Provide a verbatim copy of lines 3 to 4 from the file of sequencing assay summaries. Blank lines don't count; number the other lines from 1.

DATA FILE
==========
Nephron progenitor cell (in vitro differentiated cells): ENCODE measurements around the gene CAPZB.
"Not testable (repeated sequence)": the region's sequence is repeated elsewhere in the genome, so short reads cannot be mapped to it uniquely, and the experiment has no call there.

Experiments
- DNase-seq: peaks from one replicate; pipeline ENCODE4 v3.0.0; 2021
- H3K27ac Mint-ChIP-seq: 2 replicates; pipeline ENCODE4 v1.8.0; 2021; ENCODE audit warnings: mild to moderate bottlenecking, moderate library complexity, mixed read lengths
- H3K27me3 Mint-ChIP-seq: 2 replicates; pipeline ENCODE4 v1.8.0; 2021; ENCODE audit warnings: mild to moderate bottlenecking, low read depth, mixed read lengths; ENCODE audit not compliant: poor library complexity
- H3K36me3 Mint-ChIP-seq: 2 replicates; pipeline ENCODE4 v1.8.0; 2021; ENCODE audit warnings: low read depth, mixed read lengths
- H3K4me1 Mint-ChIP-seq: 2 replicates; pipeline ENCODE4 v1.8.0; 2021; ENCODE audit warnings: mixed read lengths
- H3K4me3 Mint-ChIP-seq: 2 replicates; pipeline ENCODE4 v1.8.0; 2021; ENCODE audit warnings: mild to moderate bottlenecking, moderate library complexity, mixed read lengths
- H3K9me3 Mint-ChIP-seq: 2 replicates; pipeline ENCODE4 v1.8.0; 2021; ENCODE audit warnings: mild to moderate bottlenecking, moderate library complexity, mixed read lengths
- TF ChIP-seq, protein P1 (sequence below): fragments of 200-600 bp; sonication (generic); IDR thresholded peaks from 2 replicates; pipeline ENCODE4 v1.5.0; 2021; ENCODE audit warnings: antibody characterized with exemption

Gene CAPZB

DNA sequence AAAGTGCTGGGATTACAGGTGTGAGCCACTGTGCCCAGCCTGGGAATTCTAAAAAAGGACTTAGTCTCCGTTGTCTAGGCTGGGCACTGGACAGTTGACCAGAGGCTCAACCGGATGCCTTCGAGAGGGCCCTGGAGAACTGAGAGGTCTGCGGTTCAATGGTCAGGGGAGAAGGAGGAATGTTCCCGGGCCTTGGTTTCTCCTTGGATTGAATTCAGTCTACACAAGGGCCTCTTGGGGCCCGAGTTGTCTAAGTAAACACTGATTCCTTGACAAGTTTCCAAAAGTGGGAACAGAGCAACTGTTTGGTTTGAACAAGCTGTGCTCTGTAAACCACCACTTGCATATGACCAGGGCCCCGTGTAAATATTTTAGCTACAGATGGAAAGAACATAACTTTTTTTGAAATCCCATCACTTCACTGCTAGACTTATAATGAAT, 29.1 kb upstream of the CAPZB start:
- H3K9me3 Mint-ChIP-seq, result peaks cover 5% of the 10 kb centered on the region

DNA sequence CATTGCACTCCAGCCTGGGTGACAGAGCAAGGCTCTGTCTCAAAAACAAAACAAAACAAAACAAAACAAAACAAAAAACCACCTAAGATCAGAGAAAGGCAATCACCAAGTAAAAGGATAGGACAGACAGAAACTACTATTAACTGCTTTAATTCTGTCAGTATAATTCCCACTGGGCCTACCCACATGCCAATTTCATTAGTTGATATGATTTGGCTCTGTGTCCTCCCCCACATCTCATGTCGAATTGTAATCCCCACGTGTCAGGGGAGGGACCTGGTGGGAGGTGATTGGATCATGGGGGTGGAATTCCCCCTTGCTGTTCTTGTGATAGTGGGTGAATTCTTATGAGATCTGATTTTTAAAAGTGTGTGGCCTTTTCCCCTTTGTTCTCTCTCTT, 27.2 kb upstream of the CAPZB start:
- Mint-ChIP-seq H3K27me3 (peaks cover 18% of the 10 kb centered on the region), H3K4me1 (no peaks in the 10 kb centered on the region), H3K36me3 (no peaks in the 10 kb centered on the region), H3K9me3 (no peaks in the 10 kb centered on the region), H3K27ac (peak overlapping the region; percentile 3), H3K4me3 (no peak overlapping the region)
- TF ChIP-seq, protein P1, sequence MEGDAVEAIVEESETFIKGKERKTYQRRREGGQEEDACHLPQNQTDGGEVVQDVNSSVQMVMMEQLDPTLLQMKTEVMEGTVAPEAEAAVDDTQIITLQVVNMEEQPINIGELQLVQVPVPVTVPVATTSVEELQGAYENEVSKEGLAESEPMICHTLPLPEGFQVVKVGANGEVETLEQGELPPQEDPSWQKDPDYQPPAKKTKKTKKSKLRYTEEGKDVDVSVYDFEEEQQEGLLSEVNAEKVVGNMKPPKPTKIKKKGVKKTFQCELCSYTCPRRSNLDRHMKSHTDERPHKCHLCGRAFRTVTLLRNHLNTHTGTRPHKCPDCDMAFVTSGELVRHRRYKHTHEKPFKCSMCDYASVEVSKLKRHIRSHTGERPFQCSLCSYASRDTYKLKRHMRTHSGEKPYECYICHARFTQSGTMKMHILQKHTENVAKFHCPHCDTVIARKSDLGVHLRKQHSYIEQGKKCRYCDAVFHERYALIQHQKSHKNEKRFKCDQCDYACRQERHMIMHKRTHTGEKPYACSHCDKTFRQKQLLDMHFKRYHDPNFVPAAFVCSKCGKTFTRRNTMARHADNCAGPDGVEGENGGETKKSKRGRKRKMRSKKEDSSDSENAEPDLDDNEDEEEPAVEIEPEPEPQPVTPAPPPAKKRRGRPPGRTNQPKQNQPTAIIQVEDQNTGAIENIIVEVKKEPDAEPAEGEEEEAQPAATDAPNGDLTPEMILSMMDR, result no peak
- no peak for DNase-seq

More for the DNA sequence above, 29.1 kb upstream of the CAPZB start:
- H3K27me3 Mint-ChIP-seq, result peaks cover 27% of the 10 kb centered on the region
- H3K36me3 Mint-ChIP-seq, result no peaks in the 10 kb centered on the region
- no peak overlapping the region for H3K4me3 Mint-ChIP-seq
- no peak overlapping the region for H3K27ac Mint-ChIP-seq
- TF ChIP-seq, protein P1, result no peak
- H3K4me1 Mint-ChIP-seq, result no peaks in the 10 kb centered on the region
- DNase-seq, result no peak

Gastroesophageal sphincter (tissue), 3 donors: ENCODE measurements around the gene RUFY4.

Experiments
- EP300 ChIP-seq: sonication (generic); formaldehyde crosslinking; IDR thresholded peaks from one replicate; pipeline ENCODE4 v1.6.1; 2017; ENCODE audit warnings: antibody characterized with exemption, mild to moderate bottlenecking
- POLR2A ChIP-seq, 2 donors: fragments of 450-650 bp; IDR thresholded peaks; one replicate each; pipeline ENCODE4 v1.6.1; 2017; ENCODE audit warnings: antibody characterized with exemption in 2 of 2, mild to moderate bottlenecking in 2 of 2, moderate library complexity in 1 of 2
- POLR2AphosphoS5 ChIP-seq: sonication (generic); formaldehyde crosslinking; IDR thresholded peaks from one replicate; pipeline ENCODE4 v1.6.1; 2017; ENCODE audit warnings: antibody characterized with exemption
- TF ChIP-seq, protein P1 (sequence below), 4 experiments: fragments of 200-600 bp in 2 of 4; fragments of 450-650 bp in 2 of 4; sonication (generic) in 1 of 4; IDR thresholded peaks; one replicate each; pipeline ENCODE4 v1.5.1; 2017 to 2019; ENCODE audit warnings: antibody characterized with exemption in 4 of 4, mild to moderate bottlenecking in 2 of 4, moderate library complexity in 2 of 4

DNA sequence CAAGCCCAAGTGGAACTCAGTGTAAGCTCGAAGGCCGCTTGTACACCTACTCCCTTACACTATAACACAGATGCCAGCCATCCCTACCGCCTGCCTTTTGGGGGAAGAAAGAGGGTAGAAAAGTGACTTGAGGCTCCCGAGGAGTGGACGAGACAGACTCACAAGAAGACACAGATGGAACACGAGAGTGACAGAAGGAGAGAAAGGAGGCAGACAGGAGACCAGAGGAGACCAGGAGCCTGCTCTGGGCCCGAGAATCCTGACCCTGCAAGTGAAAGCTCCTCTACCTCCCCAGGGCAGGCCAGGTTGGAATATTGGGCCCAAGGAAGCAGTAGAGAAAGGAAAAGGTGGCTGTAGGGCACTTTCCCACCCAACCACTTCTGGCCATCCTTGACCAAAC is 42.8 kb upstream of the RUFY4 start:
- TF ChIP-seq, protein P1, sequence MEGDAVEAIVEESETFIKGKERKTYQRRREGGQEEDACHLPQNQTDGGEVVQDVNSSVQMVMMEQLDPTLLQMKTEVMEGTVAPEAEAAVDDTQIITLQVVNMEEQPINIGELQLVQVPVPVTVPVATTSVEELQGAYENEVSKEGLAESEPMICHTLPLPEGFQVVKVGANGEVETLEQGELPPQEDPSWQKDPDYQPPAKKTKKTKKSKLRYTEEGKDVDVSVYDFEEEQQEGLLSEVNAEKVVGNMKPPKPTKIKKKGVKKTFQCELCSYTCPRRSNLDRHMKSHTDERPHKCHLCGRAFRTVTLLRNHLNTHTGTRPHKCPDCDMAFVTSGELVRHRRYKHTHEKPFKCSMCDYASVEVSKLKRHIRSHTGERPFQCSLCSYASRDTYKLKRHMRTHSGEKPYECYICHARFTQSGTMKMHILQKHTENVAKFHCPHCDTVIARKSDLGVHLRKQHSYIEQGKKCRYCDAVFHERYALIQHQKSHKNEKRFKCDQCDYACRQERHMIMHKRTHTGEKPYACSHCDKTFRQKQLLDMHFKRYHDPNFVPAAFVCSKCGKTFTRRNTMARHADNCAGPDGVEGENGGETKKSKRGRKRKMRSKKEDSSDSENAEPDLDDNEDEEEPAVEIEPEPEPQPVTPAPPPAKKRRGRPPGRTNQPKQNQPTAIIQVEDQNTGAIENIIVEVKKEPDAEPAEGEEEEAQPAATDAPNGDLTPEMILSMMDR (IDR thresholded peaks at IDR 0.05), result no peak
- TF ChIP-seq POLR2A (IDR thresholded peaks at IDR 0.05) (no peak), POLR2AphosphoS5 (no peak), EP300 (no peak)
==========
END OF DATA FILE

Experiments
- DNase-seq: peaks from one replicate; pipeline ENCODE4 v3.0.0; 2021